The flowering apple tree next to the dogwood was planted at the request of a neighbor who had one in her yard and needed the cross-pollination. Once a skinny little seedling, it has filled in to be a dominant feature. Its springtime blossoms can be awesome, and some years it even yields a fair number of delicious apples, if the bugs don't get to them first. I can see my wife in it, looking better now than 10 (or 12) years ago, at times radiant with flowers, other times offering protective shade and sustenance. Sometimes, it appears to be going in 12 different directions at once. It's a bit like the tree we planted a decade ago, and in some ways it isn't at all. Nature causes it to grow and change for different times and different seasons. But if you are around our house, you have to take notice of it.
There is a pear tree near the street. Like my friends and hobbies and her friends and hobbies when we got married, it came along with the house. We didn't ask for it, not sure we wanted it, but everyone else got one, too, so there was no refusing it. And what do you know ... it's one of the best parts of the property. It's a wonderful shade tree that sports enormous white flowers in the spring — just as the neighbors' trees do to make a spectacular springtime show. At first a delicate sprout, it can now withstand two tree-climbing boys. Just like sailing and going to Michigan football games, you just don't know what you may grow to enjoy until it gets inextricably dropped in your front yard. It's a friend we felt we've known our whole lives, even though we've only been acquainted for a fraction of the time.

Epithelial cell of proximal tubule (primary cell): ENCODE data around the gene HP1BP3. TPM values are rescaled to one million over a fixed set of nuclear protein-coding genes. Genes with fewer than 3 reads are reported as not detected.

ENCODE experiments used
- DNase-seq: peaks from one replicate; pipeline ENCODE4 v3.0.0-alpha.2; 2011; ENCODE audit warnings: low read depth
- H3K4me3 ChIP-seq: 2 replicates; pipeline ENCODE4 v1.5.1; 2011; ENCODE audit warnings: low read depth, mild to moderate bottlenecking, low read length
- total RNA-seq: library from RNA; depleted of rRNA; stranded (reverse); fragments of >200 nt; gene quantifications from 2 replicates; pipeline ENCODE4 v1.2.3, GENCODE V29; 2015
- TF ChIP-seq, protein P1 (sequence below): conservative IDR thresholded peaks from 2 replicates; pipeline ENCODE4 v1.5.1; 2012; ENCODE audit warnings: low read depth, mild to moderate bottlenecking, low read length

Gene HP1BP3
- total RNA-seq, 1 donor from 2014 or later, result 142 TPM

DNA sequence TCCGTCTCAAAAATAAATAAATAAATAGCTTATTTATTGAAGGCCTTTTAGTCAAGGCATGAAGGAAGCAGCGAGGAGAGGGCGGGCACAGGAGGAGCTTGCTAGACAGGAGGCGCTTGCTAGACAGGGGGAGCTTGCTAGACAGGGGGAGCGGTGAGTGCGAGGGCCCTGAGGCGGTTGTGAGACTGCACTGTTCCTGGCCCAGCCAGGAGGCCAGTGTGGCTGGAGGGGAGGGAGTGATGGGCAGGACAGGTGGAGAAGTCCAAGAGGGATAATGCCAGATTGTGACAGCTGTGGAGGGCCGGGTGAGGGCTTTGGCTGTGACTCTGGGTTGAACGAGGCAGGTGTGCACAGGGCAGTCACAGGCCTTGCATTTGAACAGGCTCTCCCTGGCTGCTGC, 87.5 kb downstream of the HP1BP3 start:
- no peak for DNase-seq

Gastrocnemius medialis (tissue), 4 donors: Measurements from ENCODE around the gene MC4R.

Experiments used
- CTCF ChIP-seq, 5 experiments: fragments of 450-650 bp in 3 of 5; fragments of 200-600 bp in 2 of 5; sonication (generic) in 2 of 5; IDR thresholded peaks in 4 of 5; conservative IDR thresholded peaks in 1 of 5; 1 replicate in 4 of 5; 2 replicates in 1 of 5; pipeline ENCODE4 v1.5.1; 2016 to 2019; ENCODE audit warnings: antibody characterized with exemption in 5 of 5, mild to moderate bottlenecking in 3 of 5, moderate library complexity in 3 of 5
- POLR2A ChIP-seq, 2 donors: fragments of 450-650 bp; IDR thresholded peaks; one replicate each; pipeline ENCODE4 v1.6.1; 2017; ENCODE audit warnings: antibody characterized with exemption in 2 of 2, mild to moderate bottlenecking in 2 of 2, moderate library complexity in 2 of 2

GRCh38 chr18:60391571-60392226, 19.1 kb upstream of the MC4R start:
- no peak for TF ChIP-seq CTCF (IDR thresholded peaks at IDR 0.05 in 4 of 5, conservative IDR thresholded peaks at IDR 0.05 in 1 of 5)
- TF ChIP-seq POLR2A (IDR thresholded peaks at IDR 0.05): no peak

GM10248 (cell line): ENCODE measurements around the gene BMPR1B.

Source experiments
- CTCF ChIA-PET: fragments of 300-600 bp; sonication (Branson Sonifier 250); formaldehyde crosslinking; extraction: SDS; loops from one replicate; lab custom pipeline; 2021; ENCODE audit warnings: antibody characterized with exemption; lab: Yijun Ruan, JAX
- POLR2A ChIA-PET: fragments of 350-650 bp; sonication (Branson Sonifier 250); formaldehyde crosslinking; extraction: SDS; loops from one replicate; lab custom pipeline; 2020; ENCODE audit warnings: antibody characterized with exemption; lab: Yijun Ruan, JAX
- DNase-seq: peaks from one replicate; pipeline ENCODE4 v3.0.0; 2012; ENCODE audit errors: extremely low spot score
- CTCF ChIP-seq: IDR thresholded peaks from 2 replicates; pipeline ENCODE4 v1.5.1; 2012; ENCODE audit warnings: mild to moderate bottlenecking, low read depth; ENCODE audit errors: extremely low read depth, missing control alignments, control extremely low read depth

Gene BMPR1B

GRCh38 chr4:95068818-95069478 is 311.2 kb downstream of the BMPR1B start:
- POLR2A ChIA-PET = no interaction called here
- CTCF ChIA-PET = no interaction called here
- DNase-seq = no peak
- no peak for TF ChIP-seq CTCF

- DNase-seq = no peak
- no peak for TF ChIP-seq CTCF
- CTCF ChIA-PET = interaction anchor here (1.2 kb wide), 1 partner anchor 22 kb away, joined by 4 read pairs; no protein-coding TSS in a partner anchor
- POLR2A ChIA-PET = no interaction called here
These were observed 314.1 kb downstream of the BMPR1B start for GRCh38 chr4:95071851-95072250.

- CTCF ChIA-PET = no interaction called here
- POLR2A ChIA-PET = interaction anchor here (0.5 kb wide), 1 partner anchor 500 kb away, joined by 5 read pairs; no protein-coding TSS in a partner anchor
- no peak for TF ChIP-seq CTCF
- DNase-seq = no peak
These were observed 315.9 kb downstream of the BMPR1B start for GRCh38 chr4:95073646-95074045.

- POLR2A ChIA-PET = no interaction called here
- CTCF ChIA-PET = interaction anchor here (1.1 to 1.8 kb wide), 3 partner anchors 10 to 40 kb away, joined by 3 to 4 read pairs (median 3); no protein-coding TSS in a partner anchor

And then there's the pine tree. It was the first Christmas tree we had in our new house, a potted tree that joined the family six months after Thing 1. I don't know if we thought about or understood how this tree would grow through the years, just as we can't envision how the years will affect a marriage, our relationships, and the people around us. And there is good and bad in all of it. While the tree rises some 15 feet above the sod and seems created specifically to sport dozens of yards of colored Christmas lights each winter, some of its branches fawn over a matching pair of burning bushes that thrive despite the horticultural competition a few feet away.
So there I was this morning, head and arms getting scratched up while trying to prune away the intrusive lower limbs. No one told me owning a pine tree could be so painful. And it was raining. At times, I thought it was be easier to just call someone to dig it up and haul it away, but I really just wanted the tree, and the whole yard, to look good. You don't envision such hassle when you pull a 2-foot tall tree from a pot and drop it into a hole coated with peat. But it's nice to watch things take root and make their own place in the world. Considering it was a tree I planted, its my job to make sure it has every chance to grow and thrive, even when it seems like scratchy branches and rain and cold and dull saws and pokey bushes conspire to make you wish your landscape was still plain, flat dirt.